According to one embodiment, the allocation table 105 and tracking table 106 of the memory usage map 104 are utilized to track memory allocation and deallocation by the client or owner. For purposes of illustration, FIG. 2 shows an example of allocation table 105 and tracking table 106. Referring to FIG. 2, in one embodiment, allocation table 105 includes a plurality of entries, each of which is indexed based on memory address 201 of the allocated memory block. Each entry includes a pointer 203 that refers to an entry in the tracking table 106. Each entry in allocation table 105 may also contain other additional information such as actual memory address 202. The tracking table 106 also includes a plurality of entries, each of which is indexed by an identifier 204 of the client or owner that requested the memory allocation. Each tracking entry in the tracking table 106 further includes memory allocation information 205 such as the number of memory allocations, and optionally other information such as the actual backtrace 206. It should be noted that the allocation table 105 and the tracking table 106 shown in FIG. 2 are shown for illustrative purposes only, and other formats can be used and more or less information can be included in these tables.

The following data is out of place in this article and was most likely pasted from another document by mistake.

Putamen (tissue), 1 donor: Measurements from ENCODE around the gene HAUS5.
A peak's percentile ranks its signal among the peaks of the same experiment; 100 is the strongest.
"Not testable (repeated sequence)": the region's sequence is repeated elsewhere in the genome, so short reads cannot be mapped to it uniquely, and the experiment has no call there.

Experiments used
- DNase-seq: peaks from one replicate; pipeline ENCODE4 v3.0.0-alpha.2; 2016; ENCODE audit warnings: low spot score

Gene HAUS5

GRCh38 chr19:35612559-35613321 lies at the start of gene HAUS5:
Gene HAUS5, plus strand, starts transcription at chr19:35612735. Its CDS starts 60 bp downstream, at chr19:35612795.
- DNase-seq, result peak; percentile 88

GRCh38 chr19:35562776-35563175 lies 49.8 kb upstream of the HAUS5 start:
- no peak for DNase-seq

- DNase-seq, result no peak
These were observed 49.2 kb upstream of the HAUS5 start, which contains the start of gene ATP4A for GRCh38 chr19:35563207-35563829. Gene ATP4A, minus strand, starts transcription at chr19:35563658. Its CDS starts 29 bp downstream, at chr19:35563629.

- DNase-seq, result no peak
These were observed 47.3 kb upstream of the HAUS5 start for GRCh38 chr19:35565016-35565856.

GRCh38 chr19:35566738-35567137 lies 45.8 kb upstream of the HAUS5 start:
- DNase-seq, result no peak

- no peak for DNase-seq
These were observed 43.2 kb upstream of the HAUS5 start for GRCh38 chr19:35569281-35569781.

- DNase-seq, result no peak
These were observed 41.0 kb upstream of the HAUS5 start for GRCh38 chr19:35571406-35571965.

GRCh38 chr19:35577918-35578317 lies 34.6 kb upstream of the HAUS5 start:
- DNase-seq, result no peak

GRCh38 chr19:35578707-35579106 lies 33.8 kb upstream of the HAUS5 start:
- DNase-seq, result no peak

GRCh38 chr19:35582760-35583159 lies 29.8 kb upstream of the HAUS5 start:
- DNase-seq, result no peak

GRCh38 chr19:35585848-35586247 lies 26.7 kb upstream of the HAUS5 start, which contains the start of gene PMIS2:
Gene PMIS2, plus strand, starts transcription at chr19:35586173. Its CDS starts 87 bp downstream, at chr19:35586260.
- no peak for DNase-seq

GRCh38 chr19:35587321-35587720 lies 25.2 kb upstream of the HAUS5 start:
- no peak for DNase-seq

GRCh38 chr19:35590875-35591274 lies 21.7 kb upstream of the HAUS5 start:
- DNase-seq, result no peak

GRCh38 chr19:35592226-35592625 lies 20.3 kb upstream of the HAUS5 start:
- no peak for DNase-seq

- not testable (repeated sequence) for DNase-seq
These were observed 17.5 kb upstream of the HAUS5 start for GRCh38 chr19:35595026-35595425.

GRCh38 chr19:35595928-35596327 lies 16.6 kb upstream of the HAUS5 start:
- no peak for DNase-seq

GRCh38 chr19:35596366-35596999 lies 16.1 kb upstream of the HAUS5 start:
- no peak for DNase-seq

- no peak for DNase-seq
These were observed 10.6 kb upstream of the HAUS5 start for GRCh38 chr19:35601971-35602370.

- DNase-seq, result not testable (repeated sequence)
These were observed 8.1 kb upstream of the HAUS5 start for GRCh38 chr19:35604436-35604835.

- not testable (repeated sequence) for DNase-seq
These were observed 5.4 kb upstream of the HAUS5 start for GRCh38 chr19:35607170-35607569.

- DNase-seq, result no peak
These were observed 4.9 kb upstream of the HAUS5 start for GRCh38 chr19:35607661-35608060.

Referring again to FIGS. 1 and 2, when a memory block is allocated to a client and referenced by a handle representing the memory address of the allocated memory block, the memory allocator 107 (such as field 201 of allocation entry 207) ) Search the allocation table 105 for an allocation entry (such as allocation entry 207) based on the handle and determine if a pointer or link to the tracking table 106 is stored in that (such as field 203 of allocation entry 207). Configured to determine. If the pointer exists, the tracking entry (such as tracking entry 209) of tracking table 106 is accessed based on the pointer retrieved from allocation table 105 (eg, field 204 of tracking entry 209) and field 205 of tracking entry 209. Update the memory allocation information of the tracking entry). In one embodiment, the memory allocation information includes the memory allocation number of the tracking entry, which can be incremented in response to the memory allocation request.